You want a recruiter or executive who interviews you to tell a colleague afterwards, “I had a great conversation with that candidate. He had really thought a lot about our business.” That’s what gets you the callback. And good questions are the way you create a thought-provoking, value-added conversation.
First, avoid these types of questions in a job interview:
- Informational questions. Don’t take up a manager’s time asking “How much vacation will I get?” Get the basic information you need before you go in for an interview.
- Closed-ended questions. If someone can give a “yes” or “no” answer, it diminishes your prospects for having a good conversation.
- “Me” questions. An executive is interested in how you will add value to her organization and whether or not you’re a good fit. Skip questions like “I skydive every Saturday—so will I ever be asked to work weekends?”
Here are the kinds of questions you should be asking in a job interview:
- Credibility-building questions: “As I think back to my experience in managing large sales forces, I’ve found there are typically three barriers to breakthrough sales performance: Coordination of the sales function with marketing and manufacturing; customer selection; and product quality. I’m curious, what would you say are the main factors that have been responsible for your own lack of sales growth?”
- “Why?” questions: “Why did you close down your parts businesses rather than try to find a buyer for it?” or “Why did you decide to move from a functional to a product-based organization structure?”
- Personal understanding questions: “I understand you joined the organization five years ago. With all the growth you’ve had, how do you find the experience of working here now compared to when you started?
- Passion questions: What do you love most about working here?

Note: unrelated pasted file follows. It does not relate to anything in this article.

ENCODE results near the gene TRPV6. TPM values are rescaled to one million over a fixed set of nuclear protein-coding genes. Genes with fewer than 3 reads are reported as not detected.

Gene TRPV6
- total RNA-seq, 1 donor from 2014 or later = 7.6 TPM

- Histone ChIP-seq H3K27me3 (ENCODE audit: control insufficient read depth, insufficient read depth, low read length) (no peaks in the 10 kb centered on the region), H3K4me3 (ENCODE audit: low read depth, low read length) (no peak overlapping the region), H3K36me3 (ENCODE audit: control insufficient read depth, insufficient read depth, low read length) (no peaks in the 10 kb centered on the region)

- Value-added advice questions: “Have you considered creating an online platform for your top account executives from around the world to share success stories and collaborate around key client opportunities? We implemented such a concept a year ago and it’s been very successful.”
- Future-oriented questions: “You’ve achieved large increases in productivity over the last three years. Where do you believe future operational improvements will come from?”
- Aspiration questions: “As you look ahead to the next couple of years, what are the potential growth areas that people are most excited about in the company?”
- Organizational culture questions: “What are the most common reasons why new hires don’t work out here?”
- Decision-making questions: If were to arrive at two final candidates with equal experience and skills, how would you choose one over the other?
- Company strengths-and-weaknesses questions: “Why do people come to work for you rather than a competitor? And then, “why do you think they stay?”
If you want to be noticed by recruiters, don’t talk more—ask better questions.
Andrew Sobel’s new book is called Power Questions: Build Relationships, Win New Business, and Influence Others. It contains over 300 power questions that will help you deepen your relationships and navigate your toughest conversations.